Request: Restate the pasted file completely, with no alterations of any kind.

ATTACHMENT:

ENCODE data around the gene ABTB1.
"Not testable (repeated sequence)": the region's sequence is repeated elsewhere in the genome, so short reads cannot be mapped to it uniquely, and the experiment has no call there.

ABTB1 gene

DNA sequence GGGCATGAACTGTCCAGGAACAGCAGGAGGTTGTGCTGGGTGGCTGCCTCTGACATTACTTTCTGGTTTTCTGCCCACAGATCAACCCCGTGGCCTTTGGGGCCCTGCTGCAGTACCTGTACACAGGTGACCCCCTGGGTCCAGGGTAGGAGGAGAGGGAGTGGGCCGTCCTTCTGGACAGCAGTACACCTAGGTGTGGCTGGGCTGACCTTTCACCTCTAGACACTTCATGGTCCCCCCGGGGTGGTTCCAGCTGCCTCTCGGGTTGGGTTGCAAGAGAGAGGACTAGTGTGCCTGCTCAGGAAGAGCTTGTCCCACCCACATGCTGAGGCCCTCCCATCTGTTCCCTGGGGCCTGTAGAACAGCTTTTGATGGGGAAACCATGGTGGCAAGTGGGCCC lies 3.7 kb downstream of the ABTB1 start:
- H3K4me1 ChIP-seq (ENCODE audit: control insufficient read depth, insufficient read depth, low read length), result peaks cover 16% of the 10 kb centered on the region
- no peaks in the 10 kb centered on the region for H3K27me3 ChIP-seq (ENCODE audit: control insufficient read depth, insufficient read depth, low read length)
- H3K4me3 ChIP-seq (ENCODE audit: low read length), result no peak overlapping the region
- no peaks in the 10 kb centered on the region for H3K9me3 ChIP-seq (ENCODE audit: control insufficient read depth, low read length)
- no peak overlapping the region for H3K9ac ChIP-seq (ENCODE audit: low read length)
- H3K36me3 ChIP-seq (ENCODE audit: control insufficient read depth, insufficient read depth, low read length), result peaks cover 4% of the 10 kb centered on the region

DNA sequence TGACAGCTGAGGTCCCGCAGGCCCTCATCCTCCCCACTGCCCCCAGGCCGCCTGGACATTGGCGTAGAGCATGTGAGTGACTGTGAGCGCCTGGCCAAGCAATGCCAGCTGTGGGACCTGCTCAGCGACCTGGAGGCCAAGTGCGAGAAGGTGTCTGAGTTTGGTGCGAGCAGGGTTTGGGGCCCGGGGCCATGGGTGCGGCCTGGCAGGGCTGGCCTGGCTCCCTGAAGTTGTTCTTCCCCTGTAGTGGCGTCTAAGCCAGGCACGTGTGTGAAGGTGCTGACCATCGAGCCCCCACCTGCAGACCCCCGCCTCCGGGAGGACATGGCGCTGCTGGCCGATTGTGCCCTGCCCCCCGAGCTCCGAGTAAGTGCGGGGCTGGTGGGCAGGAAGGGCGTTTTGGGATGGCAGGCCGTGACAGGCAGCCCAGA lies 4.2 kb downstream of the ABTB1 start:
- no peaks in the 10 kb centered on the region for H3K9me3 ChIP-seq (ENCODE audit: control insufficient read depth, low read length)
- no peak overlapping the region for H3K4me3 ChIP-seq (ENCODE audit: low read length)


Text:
ENCODE data around the gene ABTB1.
"Not testable (repeated sequence)": the region's sequence is repeated elsewhere in the genome, so short reads cannot be mapped to it uniquely, and the experiment has no call there.

ABTB1 gene

DNA sequence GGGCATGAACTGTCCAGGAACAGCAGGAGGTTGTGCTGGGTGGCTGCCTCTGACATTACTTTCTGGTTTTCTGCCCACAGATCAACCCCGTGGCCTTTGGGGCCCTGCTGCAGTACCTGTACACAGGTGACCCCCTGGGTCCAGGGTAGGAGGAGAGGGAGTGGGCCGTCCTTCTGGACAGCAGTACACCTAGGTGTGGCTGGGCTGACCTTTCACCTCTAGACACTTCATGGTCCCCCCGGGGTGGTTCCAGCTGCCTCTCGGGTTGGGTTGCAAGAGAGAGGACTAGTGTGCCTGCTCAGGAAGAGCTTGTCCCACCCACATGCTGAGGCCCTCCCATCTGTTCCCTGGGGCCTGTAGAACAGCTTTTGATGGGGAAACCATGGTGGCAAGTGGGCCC lies 3.7 kb downstream of the ABTB1 start:
- H3K4me1 ChIP-seq (ENCODE audit: control insufficient read depth, insufficient read depth, low read length), result peaks cover 16% of the 10 kb centered on the region
- no peaks in the 10 kb centered on the region for H3K27me3 ChIP-seq (ENCODE audit: control insufficient read depth, insufficient read depth, low read length)
- H3K4me3 ChIP-seq (ENCODE audit: low read length), result no peak overlapping the region
- no peaks in the 10 kb centered on the region for H3K9me3 ChIP-seq (ENCODE audit: control insufficient read depth, low read length)
- no peak overlapping the region for H3K9ac ChIP-seq (ENCODE audit: low read length)
- H3K36me3 ChIP-seq (ENCODE audit: control insufficient read depth, insufficient read depth, low read length), result peaks cover 4% of the 10 kb centered on the region

DNA sequence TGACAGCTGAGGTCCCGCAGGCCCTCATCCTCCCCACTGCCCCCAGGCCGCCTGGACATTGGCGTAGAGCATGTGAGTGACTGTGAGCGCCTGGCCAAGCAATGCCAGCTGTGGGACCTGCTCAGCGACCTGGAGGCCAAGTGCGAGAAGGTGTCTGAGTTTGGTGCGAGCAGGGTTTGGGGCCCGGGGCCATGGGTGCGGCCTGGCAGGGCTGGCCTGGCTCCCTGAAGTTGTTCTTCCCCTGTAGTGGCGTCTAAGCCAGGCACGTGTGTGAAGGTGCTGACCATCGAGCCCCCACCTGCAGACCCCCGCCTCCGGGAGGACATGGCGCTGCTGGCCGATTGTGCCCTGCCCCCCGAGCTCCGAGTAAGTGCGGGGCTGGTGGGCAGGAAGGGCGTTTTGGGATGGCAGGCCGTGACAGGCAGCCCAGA lies 4.2 kb downstream of the ABTB1 start:
- no peaks in the 10 kb centered on the region for H3K9me3 ChIP-seq (ENCODE audit: control insufficient read depth, low read length)
- no peak overlapping the region for H3K4me3 ChIP-seq (ENCODE audit: low read length)